Troy Senik's post on David Brooks's latest column got me thinking about The Great Gatsby. Okay, let me explain that.
Troy said Brooks had written a thoughtful and provocative piece, which of course he hadn't because he's David Brooks and is incapable of doing so. But this insistence by so many smart people that David Brooks is worth reading reminded me how everyone says The Great Gatsby is this fantastic novel. I read it in high school and thought it was dull and unenlightening. Then, in my late twenties, I thought, "Hey, everyone says it's great, and I was just an idiot high school kid, so maybe I was missing something." So I read it again, and it was still dull and unenlightening. My wife, who's a much more astute literary critic than I, had the exact same experience, which is one of the many reasons I love her. I mean, almost nothing happens (he hits someone with a car, right?) to people it's very hard to care about, and then . . . there's not even an "and then." That's it -- almost nothing happens to unsympathetic people. Oh, and there are fancy parties.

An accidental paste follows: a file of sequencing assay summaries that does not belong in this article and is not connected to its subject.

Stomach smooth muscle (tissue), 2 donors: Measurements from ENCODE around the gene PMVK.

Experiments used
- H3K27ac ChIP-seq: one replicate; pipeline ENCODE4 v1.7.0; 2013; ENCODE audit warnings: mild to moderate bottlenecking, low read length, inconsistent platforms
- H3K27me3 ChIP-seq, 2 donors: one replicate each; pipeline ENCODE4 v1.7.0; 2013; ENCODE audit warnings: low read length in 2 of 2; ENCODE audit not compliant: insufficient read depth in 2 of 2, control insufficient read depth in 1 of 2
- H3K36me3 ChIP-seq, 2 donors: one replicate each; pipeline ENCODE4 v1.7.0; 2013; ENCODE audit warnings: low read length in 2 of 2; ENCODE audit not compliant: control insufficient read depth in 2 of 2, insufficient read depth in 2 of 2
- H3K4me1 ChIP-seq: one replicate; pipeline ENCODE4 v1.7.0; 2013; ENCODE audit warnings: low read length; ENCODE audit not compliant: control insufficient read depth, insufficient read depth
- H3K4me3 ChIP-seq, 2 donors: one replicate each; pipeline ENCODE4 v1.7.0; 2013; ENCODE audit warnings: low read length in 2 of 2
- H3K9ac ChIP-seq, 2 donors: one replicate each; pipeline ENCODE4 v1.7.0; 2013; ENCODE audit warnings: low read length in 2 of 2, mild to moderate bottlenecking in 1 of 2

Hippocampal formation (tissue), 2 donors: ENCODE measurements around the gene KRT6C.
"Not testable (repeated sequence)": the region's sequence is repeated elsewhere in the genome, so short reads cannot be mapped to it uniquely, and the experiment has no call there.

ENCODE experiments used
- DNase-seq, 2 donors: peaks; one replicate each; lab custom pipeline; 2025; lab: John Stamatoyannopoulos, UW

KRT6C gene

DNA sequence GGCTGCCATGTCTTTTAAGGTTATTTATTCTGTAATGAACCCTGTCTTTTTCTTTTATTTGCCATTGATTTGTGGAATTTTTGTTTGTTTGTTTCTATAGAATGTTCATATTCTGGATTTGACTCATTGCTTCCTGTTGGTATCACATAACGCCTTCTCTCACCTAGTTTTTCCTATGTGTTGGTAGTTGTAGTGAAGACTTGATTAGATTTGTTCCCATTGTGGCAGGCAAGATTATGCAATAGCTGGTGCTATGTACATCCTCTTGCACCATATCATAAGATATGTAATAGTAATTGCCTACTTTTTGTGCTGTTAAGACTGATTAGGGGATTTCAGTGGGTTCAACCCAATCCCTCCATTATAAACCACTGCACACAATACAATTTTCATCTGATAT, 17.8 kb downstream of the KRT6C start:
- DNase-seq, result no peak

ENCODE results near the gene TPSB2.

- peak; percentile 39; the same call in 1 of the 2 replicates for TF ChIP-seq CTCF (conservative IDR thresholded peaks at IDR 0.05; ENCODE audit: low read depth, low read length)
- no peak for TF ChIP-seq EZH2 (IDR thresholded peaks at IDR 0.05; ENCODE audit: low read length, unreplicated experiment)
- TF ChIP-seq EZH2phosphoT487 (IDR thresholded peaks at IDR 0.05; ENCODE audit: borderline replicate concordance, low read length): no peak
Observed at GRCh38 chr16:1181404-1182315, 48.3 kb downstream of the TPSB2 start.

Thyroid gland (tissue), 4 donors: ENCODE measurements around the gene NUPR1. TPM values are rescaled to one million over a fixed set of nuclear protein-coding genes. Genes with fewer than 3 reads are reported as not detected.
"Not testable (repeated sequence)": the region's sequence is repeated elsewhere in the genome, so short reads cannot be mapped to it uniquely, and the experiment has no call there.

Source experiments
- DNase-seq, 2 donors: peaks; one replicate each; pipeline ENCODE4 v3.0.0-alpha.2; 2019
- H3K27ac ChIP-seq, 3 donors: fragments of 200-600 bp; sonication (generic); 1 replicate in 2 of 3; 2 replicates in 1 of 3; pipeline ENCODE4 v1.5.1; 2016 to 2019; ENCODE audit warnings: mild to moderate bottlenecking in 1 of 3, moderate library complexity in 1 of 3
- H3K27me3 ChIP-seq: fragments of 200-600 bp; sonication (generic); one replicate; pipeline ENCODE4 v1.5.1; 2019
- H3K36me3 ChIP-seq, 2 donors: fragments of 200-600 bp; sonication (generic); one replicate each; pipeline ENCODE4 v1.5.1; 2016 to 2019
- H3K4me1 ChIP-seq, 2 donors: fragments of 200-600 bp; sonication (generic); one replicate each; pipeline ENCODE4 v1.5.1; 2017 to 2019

Anyway, any other nominations for supposedly great books that actually [edited]? (Can we say "[edited]" on Ricochet? I hope so.)
Editor's note: Ricochet seeks to return our standards of gentility to the year 1957. We therefore discourage the use of the edited word. When it doubt, ask "Would June Cleaver feel ill at ease were I to say this?" You may also ask whether you would use the phrase before the Queen Mother. No other member of the Royal Family may be used as a reliable guide, alas.